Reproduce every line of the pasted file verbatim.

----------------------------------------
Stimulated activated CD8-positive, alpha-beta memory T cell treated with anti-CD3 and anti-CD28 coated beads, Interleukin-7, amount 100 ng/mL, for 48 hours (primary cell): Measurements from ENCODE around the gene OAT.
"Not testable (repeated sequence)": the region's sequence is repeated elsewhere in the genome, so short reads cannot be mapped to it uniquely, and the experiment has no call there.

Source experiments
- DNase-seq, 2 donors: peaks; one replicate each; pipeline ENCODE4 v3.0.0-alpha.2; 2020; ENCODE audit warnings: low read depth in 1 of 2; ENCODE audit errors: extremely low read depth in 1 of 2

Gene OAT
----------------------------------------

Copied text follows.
Stimulated activated CD8-positive, alpha-beta memory T cell treated with anti-CD3 and anti-CD28 coated beads, Interleukin-7, amount 100 ng/mL, for 48 hours (primary cell): Measurements from ENCODE around the gene OAT.
"Not testable (repeated sequence)": the region's sequence is repeated elsewhere in the genome, so short reads cannot be mapped to it uniquely, and the experiment has no call there.

Source experiments
- DNase-seq, 2 donors: peaks; one replicate each; pipeline ENCODE4 v3.0.0-alpha.2; 2020; ENCODE audit warnings: low read depth in 1 of 2; ENCODE audit errors: extremely low read depth in 1 of 2

Gene OAT